There are some historic establishments so evocative that they become museums of themselves. This is certainly the case with this restaurant, active since 1887 when it was a tavern with a kitchen, frequented by workers in the then-popular Testaccio neighborhood. But there's more, because Checchino is not a vintage atmospheric eatery, as so many others strive to be, it is simply authentic, from the furnishings to the cuisine proposal of strict and exclusive Capitoline tradition.
Sitting at Checchino's tables means being able to enjoy the dishes that have made Roman cuisine famous in their proper execution, such as bucatini alla gricia (an archaic version of amatriciana), or rigatoni con la pajata, puzzling in its use of lamb offal but so tasty that all reservations melt away. Scrolling through the menu, indeed, several dishes employing cuts of the "fifth quarter" (tripe, offal, trotters) will jump out at you, but there is an explanation...
The quinto quarto
Checchino has a symbolic dish, which is a tribute to those who were his most frequent customers, the so-called "'vaccinari," that is, the workers of the slaughterhouse in front, who received part of their daily compensation in kind: cheap meats, of course, which they would deliver sitting on the spot to the innkeeper so that he could cook them. Thus was born the "coda alla vaccinara," a beef stew unmistakable for the texture of the meat and the aroma of the "sellero," celery, which mellowed its flavor.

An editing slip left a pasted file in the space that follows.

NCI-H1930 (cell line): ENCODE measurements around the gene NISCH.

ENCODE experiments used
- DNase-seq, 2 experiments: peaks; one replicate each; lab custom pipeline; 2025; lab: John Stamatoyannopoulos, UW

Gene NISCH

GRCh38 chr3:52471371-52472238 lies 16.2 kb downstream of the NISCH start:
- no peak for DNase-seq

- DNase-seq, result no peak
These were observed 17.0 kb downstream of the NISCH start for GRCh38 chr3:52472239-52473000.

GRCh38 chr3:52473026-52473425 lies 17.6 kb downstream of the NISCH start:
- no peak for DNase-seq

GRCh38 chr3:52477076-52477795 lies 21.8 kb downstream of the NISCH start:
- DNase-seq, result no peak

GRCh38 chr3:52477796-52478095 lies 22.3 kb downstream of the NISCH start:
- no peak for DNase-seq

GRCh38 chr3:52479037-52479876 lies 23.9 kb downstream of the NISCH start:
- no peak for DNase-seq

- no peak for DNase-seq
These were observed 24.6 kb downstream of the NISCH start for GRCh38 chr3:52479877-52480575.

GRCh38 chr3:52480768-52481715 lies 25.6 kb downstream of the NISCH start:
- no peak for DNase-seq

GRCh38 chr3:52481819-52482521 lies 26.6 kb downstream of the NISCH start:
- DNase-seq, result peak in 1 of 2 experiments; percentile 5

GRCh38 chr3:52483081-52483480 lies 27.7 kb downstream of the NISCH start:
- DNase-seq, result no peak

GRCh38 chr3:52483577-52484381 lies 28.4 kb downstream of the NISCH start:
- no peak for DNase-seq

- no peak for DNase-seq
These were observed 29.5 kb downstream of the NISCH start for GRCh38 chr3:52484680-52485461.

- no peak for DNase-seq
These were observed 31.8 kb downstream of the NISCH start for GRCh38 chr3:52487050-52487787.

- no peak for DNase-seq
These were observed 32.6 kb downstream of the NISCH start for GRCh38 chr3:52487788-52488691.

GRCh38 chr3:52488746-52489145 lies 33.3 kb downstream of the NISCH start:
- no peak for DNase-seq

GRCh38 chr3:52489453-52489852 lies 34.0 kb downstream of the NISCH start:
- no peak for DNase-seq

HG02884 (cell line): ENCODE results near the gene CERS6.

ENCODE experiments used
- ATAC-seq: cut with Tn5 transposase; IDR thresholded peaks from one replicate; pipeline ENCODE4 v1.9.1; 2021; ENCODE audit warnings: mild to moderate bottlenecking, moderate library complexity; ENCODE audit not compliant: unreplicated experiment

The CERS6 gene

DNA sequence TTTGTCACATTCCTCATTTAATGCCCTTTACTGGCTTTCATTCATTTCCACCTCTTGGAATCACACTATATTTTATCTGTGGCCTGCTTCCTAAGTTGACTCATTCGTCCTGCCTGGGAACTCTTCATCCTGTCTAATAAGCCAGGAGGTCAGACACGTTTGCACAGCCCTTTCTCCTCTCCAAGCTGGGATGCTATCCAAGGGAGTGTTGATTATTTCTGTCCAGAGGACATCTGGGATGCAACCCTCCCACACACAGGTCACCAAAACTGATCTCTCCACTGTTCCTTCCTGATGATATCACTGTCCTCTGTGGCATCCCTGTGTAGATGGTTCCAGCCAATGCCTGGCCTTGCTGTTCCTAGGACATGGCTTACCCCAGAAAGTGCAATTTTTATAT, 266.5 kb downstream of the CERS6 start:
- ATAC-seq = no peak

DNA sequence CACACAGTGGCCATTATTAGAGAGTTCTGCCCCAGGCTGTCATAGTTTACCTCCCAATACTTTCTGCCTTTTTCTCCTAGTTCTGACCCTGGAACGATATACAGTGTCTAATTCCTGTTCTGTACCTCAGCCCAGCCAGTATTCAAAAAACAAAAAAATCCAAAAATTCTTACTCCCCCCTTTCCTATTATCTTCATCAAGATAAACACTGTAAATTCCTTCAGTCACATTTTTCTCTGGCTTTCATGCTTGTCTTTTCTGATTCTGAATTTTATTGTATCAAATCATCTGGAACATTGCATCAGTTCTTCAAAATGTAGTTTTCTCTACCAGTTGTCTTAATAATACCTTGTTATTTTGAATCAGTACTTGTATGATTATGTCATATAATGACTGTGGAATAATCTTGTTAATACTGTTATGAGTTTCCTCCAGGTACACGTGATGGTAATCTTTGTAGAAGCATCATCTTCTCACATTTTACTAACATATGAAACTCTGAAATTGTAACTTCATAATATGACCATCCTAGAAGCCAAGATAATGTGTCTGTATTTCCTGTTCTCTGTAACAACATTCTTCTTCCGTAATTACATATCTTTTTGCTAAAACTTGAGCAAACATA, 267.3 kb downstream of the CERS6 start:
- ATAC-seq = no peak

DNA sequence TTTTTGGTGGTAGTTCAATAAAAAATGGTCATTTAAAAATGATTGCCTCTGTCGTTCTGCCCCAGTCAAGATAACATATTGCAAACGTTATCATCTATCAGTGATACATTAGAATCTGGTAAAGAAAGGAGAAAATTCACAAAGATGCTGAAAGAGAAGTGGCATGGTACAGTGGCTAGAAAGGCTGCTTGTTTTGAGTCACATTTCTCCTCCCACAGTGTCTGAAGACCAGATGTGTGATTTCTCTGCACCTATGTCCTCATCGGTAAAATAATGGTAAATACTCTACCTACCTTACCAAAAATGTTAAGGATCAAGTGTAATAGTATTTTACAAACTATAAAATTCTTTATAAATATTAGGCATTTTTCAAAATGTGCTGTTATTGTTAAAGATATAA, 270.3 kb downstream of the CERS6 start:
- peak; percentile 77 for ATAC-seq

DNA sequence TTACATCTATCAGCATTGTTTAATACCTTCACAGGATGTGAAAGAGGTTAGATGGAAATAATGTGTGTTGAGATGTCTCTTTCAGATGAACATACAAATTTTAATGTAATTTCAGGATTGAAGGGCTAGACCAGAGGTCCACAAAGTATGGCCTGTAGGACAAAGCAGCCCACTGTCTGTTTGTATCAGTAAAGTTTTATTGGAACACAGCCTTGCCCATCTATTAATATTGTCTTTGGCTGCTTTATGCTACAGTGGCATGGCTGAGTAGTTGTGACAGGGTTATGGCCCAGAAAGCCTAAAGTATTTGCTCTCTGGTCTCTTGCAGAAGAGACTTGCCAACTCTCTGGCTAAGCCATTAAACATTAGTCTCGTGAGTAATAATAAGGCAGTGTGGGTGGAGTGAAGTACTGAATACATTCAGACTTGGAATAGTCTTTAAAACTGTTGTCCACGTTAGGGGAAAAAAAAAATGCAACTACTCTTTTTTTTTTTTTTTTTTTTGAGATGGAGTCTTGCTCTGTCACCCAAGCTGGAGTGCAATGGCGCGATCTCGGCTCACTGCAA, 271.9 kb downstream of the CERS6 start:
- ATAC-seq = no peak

Buon Ricordo dishes
Checchino is a member of the Buon Ricordo Association, which owes its name to the custom of its restaurants to present customers with an artistic ceramic plate depicting the restaurant's specialty. Here over the years various Capitoline specialties have followed one another: coda alla vaccinara; abbacchio alla cacciatora; Roman-style meat rolls; and most recently ox garofolato, an extraordinary meat dish in a spicy sauce.
The ward takes its name from the so-called Monte dei Cocci, Latin for "testae," hence the current name Testaccio: an artificial relief that grew in Roman times to 70 meters in height by accumulation of millions of broken amphorae at the end of their function in the nearby port on the Tiber. Over the centuries, this mass was excavated by carving out warehouses that were well insulated from temperature changes, thus ideal for storing wine, consequently leading to the opening of taverns that provided for its direct sale.